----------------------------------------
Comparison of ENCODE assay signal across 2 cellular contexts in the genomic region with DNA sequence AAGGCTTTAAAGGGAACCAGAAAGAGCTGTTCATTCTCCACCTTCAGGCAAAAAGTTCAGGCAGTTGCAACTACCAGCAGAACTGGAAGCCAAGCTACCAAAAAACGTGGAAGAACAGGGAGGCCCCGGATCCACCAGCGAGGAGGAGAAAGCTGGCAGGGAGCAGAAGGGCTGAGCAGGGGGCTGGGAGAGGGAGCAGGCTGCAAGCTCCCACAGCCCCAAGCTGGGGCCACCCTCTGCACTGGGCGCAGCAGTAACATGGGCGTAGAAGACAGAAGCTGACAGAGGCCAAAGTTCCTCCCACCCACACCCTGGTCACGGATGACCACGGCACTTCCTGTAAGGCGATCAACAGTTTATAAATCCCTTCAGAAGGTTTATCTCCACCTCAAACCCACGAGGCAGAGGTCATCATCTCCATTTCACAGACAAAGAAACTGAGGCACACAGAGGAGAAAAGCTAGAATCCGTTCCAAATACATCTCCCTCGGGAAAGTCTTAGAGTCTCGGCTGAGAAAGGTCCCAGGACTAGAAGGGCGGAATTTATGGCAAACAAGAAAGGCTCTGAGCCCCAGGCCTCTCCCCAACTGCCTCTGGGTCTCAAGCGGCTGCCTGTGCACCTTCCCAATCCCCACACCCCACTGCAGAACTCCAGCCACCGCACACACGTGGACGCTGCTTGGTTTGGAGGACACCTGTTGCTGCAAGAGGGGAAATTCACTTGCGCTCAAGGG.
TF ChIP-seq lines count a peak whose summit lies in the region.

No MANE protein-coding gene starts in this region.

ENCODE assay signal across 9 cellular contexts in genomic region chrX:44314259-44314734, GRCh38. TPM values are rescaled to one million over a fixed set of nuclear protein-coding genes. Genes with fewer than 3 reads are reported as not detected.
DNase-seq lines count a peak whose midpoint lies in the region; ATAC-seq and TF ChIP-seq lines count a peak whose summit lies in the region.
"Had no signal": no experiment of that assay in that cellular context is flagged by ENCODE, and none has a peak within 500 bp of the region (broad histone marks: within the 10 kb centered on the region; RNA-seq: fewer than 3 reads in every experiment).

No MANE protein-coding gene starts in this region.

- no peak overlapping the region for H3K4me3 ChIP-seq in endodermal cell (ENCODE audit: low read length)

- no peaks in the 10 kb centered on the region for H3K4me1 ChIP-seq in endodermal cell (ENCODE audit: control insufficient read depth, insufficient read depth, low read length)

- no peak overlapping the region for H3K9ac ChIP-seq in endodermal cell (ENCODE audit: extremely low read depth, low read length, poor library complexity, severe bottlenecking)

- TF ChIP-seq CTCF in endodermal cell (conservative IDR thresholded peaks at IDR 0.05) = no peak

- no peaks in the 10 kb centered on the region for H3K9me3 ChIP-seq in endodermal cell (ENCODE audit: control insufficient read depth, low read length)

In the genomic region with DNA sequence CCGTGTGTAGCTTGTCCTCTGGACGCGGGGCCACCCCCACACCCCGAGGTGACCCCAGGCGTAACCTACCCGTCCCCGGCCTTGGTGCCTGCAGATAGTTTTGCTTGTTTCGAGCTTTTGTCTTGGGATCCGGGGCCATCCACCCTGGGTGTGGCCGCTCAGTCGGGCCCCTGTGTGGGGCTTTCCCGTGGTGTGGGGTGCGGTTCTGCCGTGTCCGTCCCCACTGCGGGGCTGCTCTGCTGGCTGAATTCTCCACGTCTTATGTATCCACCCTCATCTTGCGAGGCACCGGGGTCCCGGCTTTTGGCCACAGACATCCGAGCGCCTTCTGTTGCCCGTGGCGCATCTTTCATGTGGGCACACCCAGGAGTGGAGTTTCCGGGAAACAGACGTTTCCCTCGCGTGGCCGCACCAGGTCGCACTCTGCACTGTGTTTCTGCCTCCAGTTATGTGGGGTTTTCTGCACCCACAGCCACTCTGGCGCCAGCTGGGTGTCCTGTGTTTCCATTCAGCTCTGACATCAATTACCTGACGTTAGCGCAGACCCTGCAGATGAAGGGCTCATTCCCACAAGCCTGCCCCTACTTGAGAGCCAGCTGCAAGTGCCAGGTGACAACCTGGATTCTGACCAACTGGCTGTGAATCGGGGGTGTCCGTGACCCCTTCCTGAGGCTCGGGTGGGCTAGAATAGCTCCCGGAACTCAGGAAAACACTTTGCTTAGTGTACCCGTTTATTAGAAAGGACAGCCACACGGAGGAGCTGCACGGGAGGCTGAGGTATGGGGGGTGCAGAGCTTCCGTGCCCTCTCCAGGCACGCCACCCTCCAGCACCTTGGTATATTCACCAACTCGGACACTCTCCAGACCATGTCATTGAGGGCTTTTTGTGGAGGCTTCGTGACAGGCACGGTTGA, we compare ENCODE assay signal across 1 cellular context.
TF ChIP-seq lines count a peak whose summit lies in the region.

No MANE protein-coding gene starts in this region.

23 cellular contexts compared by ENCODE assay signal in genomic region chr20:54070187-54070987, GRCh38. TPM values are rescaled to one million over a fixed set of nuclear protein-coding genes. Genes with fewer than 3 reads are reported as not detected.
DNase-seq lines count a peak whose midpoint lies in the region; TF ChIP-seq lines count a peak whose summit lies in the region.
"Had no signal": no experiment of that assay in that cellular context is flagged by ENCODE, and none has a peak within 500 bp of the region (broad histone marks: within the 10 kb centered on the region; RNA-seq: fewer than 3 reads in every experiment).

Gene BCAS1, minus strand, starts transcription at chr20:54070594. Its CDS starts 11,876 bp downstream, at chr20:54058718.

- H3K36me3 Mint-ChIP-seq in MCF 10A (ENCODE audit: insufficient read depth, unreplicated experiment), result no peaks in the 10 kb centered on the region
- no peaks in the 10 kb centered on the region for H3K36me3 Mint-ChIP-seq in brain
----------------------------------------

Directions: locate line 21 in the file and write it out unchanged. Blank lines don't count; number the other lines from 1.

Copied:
- no peaks in the 10 kb centered on the region for H3K36me3 Mint-ChIP-seq in brain